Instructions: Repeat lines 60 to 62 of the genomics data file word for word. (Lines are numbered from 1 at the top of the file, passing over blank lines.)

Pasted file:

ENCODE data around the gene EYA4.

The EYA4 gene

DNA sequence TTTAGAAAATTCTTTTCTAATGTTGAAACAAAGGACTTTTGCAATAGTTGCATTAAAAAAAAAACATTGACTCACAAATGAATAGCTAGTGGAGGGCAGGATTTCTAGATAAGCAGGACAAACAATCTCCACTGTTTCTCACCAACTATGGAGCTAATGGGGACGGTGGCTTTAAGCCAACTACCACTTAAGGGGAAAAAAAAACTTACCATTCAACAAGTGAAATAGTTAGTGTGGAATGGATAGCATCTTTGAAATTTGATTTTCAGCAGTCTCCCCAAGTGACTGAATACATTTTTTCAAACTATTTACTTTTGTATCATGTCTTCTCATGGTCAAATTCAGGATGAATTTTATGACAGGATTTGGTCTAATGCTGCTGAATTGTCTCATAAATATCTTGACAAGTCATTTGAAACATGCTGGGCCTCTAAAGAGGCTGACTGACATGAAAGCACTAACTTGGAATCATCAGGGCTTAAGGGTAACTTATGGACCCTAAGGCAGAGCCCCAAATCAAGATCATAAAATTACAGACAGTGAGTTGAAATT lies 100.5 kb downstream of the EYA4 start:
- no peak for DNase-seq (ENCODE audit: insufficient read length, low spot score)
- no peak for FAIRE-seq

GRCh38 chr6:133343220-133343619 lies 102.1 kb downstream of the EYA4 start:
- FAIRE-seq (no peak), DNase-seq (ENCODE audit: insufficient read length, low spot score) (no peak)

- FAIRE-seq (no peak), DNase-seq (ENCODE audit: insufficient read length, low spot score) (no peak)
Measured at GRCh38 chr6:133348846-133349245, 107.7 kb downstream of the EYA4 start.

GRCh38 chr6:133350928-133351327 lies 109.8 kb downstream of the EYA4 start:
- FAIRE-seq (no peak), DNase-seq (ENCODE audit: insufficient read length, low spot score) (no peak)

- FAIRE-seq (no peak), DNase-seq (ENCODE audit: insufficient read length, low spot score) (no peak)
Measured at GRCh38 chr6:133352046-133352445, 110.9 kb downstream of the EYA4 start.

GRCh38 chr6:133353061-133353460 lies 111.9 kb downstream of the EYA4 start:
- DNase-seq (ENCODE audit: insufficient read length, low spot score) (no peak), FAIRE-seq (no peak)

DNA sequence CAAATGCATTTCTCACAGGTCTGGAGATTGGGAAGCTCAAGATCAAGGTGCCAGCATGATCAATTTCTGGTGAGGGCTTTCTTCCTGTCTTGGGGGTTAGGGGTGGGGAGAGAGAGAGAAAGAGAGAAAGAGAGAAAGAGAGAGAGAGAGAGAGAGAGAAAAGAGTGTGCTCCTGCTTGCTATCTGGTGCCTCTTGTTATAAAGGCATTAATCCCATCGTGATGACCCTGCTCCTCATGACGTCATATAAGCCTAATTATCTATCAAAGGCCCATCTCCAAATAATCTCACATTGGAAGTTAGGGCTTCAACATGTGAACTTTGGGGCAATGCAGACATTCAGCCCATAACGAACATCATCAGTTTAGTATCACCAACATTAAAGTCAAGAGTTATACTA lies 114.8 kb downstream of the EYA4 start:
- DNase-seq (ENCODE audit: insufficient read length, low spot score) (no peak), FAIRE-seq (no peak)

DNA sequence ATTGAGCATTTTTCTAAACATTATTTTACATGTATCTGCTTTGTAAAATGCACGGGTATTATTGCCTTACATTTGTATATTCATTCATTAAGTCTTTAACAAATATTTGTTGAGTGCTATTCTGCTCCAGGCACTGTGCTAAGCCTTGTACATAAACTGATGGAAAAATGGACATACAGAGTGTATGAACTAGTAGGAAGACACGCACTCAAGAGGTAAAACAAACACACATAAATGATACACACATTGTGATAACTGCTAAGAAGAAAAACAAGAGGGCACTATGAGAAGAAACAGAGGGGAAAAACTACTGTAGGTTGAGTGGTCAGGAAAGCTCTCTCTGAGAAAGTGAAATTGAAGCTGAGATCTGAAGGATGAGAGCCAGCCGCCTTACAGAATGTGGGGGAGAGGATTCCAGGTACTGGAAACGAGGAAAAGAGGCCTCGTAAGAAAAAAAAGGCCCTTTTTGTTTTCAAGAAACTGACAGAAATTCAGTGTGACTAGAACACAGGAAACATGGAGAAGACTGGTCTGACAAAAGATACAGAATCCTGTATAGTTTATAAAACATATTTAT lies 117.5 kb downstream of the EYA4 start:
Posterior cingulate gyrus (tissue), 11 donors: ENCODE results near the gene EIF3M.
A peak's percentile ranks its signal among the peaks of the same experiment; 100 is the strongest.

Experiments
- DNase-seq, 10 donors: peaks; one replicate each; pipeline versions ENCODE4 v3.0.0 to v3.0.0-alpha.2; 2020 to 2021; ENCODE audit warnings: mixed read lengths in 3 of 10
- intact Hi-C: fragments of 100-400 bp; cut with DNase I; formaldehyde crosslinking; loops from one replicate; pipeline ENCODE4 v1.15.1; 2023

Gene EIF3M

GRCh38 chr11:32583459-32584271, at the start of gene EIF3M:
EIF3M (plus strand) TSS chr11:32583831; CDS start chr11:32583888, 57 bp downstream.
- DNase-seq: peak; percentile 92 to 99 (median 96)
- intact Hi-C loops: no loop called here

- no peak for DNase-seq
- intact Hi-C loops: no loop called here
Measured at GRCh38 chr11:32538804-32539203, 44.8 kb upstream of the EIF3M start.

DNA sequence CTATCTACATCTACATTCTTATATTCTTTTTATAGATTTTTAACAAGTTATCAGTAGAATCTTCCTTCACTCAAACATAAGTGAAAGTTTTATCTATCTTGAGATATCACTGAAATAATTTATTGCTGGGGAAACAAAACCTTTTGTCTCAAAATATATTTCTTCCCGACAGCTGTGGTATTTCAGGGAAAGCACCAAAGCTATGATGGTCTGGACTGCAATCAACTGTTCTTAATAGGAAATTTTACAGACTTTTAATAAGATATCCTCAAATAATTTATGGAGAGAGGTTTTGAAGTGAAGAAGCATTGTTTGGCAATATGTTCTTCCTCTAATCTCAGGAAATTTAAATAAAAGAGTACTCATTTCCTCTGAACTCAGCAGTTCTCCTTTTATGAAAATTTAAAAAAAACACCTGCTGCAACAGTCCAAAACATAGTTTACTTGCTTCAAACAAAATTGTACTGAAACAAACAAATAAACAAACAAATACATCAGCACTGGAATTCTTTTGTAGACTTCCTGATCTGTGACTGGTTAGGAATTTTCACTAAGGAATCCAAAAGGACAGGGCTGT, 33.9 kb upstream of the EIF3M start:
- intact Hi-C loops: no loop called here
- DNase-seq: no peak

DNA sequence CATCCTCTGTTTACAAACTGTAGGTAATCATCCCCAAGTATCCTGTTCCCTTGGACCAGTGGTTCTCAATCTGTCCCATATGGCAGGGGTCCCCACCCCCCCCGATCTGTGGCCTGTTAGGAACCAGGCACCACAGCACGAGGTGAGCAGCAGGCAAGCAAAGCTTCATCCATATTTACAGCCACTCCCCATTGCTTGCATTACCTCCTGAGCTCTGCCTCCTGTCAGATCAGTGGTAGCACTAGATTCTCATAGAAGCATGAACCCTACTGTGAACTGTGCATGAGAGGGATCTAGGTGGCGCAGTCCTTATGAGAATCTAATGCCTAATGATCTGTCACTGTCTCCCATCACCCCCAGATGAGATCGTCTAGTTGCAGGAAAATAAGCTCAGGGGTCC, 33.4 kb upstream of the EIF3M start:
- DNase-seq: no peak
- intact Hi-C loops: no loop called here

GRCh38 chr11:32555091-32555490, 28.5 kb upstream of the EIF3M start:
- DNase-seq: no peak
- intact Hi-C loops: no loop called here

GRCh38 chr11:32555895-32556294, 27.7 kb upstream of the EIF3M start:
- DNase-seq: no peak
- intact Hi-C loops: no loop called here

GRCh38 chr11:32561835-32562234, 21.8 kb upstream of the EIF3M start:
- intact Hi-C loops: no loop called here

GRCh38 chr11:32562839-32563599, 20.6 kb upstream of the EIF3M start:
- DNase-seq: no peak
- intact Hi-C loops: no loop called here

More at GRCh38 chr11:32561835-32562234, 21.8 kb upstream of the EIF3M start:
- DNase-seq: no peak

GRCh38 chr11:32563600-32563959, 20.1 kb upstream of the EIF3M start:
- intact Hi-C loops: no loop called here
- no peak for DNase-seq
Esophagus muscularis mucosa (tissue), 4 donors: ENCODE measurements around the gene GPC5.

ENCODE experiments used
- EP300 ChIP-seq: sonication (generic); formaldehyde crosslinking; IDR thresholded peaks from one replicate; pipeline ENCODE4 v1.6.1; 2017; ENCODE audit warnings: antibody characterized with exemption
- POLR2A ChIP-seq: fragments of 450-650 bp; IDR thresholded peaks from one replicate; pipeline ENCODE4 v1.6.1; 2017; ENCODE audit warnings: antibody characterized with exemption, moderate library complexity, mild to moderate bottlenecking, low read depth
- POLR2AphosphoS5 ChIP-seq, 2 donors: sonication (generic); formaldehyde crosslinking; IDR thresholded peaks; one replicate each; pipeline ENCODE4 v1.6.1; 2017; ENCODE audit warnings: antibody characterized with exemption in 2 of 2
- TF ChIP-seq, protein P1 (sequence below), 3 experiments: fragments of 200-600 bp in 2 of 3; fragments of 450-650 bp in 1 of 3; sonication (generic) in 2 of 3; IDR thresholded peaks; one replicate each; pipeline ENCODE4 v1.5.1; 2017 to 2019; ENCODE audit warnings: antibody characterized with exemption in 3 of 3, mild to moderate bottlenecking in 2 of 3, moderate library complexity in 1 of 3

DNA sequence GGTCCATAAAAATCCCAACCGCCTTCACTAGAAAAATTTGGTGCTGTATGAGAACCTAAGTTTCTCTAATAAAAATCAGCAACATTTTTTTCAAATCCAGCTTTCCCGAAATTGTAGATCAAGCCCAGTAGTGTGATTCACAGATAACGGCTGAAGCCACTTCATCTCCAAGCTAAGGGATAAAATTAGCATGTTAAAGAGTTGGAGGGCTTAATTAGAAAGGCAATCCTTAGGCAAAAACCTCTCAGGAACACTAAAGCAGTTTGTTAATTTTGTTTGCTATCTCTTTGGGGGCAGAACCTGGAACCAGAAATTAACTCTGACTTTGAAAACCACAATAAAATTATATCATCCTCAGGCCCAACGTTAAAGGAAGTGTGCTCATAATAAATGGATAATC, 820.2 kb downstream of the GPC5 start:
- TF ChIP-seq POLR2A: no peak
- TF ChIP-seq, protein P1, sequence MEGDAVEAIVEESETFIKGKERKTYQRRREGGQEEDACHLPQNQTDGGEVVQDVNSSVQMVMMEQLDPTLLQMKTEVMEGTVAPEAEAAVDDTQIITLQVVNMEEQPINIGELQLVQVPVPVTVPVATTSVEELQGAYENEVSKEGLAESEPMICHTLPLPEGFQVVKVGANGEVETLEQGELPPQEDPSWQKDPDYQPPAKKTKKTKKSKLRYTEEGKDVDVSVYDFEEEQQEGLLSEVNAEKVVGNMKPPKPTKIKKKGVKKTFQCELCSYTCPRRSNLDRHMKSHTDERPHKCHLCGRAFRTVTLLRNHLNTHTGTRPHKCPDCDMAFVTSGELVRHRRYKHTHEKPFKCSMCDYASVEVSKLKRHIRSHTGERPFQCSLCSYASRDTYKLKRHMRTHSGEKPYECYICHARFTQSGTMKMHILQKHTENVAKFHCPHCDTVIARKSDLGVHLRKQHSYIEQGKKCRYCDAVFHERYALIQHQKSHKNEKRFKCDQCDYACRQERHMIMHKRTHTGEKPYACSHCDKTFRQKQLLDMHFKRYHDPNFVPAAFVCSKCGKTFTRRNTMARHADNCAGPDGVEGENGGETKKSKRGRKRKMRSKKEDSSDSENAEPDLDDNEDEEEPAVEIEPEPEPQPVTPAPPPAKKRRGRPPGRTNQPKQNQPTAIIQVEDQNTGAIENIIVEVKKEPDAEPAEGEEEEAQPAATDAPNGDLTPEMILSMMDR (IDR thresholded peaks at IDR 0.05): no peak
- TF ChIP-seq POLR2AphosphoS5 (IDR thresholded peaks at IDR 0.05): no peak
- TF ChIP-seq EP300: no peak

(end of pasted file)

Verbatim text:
DNA sequence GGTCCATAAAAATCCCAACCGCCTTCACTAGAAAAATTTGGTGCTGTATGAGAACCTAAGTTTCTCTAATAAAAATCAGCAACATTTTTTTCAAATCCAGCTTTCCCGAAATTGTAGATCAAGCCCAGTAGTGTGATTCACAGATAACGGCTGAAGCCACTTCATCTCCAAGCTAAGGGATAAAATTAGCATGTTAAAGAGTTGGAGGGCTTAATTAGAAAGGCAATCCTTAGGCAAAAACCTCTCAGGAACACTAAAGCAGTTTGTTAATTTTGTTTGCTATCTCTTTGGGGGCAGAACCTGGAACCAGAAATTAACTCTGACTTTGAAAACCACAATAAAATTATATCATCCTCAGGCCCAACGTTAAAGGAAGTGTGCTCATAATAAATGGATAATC, 820.2 kb downstream of the GPC5 start:
- TF ChIP-seq POLR2A: no peak
- TF ChIP-seq, protein P1, sequence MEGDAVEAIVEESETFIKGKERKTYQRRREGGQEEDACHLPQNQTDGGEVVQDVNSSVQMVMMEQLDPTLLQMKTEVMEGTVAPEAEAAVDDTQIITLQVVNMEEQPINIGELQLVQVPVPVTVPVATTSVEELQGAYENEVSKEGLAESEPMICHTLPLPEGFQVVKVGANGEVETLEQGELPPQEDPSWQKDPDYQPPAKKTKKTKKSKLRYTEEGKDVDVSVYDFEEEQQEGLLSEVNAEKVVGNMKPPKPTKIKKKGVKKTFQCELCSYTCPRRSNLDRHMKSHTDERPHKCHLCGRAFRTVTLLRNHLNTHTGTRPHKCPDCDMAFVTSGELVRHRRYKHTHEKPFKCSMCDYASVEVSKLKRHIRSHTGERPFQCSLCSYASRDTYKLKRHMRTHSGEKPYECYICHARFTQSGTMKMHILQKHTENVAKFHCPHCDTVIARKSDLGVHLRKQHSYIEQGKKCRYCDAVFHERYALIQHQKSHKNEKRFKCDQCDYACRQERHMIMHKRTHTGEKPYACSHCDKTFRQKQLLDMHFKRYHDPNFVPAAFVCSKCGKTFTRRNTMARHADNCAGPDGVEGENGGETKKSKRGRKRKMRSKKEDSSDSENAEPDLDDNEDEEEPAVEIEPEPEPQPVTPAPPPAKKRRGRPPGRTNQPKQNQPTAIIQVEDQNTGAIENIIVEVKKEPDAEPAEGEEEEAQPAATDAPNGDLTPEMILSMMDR (IDR thresholded peaks at IDR 0.05): no peak